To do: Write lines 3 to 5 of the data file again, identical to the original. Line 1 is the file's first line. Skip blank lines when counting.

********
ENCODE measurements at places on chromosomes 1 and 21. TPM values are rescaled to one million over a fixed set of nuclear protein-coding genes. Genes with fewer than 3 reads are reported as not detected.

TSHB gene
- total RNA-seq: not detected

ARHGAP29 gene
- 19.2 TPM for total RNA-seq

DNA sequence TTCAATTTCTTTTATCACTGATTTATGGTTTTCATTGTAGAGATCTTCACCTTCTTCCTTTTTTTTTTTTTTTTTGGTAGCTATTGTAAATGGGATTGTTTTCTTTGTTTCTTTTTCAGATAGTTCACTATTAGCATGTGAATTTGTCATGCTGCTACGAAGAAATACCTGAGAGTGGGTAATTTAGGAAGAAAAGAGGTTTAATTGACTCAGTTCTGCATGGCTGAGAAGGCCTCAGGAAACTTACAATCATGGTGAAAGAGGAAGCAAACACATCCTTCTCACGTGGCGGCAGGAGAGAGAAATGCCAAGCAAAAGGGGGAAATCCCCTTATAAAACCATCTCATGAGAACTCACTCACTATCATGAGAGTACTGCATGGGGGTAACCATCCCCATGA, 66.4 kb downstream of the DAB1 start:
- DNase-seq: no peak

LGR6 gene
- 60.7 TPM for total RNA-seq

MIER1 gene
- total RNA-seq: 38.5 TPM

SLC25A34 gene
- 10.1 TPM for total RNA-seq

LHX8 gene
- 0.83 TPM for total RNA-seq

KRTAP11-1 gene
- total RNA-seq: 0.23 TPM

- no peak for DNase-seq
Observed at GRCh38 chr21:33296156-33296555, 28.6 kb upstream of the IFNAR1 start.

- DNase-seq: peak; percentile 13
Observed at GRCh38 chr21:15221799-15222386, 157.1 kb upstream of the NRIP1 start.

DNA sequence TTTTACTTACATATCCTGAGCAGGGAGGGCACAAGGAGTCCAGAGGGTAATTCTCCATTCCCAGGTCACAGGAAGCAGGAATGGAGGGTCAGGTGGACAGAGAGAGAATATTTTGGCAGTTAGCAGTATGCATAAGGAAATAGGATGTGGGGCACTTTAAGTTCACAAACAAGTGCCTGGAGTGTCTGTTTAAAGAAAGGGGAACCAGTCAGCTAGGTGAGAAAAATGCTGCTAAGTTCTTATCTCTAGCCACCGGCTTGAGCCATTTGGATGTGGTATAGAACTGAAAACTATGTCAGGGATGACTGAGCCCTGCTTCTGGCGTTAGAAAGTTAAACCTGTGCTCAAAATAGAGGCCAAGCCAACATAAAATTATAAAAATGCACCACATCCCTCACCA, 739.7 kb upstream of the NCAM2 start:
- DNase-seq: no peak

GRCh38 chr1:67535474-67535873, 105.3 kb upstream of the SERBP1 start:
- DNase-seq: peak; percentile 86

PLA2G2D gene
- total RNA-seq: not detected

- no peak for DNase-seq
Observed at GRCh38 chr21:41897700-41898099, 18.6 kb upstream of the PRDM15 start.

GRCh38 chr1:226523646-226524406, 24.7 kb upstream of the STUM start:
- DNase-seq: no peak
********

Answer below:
- total RNA-seq: not detected

ARHGAP29 gene
- 19.2 TPM for total RNA-seq